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Getting to the Repository of the Future Workshop

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Slides from the Getting to the Repository of the Future Workshop held on Wednesday 31st July 2013 at Repository Fringe 2013. The workshop was led by Chris Awre, University of Hull, and Balviar Notay, JISC.

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Getting to the Repository of the Future Workshop

  1. 1. Getting to the Repository of the Future Chris Awre Balviar Notay Repository Fringe Jisc Workshop: Getting to the Repository of the Future
  2. 2. Context, Background and Aims of the Day Repository Fringe Jisc Workshop: Getting to the Repository of the Future
  3. 3. • Since 2002 the UK has grown a repository infrastructure • Now over 200 in operation • Repositories are playing an increasingly central role in the management of a university’s digital assets (including research papers, data, learning materials, etc.) • Recent focus: efficiency and sustainability of national shared services (Sherpa RoMEO/JULIET, IRUS, RJB) • Many component parts are in place • Where do we go from here? Background and Context Repository Fringe Jisc Workshop: Getting to the Repository of the Future
  4. 4. Repository Fringe Jisc Workshop: Getting to the Repository of the Future • Two views • High level • Institutions need to be responsive to competitive demands to attract research funds and students, and must also meet national and international policy requirements. • Strategic planning needs to keep abreast of policy drivers, rapid advances in technologies and academic practices (RCUK Policy on OA, Finch Report, Funding Councils’ Learning Strategies G8, FASTR, HEFCE REF policy, etc.)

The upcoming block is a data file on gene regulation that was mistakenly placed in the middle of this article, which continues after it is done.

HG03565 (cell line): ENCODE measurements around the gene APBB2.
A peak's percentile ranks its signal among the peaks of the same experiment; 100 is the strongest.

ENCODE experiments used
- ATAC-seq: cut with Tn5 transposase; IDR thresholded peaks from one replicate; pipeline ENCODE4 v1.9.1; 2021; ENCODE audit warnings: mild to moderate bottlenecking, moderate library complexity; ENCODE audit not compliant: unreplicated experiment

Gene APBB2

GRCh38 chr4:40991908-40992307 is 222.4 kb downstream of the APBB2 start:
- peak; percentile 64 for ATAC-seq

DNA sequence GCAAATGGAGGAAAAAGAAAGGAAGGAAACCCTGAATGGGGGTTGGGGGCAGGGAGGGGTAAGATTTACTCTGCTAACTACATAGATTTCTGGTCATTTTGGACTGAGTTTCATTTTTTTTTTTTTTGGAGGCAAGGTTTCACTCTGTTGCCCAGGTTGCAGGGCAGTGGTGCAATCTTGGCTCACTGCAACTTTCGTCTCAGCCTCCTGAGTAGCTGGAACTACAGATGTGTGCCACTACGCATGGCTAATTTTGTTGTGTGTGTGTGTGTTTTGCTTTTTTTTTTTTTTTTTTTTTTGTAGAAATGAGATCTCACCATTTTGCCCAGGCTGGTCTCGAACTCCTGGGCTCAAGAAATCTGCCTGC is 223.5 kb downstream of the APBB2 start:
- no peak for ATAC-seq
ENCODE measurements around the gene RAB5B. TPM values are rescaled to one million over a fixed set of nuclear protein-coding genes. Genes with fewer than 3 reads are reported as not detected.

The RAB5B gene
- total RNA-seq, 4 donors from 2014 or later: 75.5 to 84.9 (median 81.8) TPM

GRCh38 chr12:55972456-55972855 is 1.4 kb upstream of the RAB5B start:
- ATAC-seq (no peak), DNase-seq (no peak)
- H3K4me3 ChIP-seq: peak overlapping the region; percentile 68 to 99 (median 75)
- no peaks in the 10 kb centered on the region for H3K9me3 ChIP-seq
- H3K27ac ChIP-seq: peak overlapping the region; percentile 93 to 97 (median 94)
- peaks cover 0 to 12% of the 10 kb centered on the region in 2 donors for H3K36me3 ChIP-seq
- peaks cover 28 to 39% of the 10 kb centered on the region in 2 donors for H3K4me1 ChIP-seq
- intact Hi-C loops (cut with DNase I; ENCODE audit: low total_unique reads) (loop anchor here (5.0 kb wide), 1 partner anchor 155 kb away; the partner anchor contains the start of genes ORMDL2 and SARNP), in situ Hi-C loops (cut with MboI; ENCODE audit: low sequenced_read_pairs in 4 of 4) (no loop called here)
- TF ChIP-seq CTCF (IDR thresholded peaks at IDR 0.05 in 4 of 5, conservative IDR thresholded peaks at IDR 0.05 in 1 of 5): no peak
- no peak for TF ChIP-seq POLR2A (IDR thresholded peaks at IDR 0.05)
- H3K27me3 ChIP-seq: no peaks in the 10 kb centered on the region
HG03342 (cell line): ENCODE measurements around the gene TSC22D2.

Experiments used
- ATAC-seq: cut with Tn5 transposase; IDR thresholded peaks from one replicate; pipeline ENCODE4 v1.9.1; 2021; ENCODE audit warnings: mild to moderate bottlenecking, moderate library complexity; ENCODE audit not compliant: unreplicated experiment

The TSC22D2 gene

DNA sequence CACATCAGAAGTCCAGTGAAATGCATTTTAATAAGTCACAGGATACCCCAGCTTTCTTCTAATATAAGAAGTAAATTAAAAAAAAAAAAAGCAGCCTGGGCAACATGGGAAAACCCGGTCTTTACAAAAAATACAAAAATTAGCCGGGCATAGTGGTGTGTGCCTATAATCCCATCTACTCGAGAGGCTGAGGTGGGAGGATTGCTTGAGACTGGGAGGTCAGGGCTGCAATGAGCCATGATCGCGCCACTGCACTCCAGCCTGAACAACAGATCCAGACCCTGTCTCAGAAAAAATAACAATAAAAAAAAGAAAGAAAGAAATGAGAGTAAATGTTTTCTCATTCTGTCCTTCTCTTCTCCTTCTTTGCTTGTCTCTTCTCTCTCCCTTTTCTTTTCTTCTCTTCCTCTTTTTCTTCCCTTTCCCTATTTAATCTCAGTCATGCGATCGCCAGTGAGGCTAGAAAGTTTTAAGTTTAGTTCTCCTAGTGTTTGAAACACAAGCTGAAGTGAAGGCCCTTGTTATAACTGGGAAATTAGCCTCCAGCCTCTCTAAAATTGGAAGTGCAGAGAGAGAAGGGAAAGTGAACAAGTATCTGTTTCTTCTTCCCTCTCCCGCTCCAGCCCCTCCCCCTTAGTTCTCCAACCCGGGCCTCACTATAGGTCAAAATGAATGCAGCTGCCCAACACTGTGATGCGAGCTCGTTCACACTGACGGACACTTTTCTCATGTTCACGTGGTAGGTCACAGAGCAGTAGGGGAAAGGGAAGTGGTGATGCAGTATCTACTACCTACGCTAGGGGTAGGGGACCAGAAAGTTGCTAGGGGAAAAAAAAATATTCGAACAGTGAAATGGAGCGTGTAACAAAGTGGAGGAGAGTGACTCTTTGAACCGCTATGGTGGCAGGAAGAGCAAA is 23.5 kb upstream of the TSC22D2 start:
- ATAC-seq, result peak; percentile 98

5. 5. • On the ground • Repository systems have been with us for over 10 years • Are they still the right systems? • Are they enabling the management of the content we need to curate? • What other options exist? • What impact will repositories have on staffing, skill requirements, etc.? • What scale of operation can we manage? How? • Focus today is on the repositories themselves and how we address the issues these two views raise Repository Fringe Jisc Workshop: Getting to the Repository of the Future